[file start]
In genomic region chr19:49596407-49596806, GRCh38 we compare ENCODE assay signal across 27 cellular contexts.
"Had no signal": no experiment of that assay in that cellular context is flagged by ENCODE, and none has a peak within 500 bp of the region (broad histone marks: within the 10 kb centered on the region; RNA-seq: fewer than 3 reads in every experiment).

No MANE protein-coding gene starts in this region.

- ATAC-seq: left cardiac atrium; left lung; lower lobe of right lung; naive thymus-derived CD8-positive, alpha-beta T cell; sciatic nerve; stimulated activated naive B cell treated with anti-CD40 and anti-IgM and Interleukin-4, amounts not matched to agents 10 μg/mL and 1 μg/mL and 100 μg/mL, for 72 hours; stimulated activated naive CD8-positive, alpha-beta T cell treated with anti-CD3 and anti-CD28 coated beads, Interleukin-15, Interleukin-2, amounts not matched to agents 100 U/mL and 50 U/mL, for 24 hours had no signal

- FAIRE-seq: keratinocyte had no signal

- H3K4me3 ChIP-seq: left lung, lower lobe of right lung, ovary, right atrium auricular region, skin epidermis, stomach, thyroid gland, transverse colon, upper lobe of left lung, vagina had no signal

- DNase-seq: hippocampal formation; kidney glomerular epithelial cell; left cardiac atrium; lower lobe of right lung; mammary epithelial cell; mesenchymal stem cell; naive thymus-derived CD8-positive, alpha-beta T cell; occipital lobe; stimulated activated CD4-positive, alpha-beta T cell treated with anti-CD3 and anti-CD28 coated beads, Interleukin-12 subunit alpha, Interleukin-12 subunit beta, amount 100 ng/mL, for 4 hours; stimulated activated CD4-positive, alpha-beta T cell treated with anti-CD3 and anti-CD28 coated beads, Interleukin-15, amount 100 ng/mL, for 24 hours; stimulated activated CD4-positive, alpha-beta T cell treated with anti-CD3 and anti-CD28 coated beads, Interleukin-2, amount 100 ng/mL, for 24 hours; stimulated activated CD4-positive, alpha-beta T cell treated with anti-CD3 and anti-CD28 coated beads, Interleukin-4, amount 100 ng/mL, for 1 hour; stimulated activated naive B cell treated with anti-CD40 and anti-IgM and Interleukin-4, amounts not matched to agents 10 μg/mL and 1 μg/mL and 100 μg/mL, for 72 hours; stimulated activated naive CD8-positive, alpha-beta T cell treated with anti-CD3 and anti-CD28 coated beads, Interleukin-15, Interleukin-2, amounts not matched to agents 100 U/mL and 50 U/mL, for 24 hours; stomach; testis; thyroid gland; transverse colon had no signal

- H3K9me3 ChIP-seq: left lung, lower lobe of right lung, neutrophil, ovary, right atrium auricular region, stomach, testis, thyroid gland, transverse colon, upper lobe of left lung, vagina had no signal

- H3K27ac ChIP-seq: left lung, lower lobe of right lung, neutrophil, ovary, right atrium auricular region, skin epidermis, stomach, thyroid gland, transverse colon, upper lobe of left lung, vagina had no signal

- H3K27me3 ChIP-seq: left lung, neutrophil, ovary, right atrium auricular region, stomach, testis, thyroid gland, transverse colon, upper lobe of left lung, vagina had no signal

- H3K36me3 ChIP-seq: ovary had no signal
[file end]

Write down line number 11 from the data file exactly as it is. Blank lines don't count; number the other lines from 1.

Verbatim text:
- H3K36me3 ChIP-seq: ovary had no signal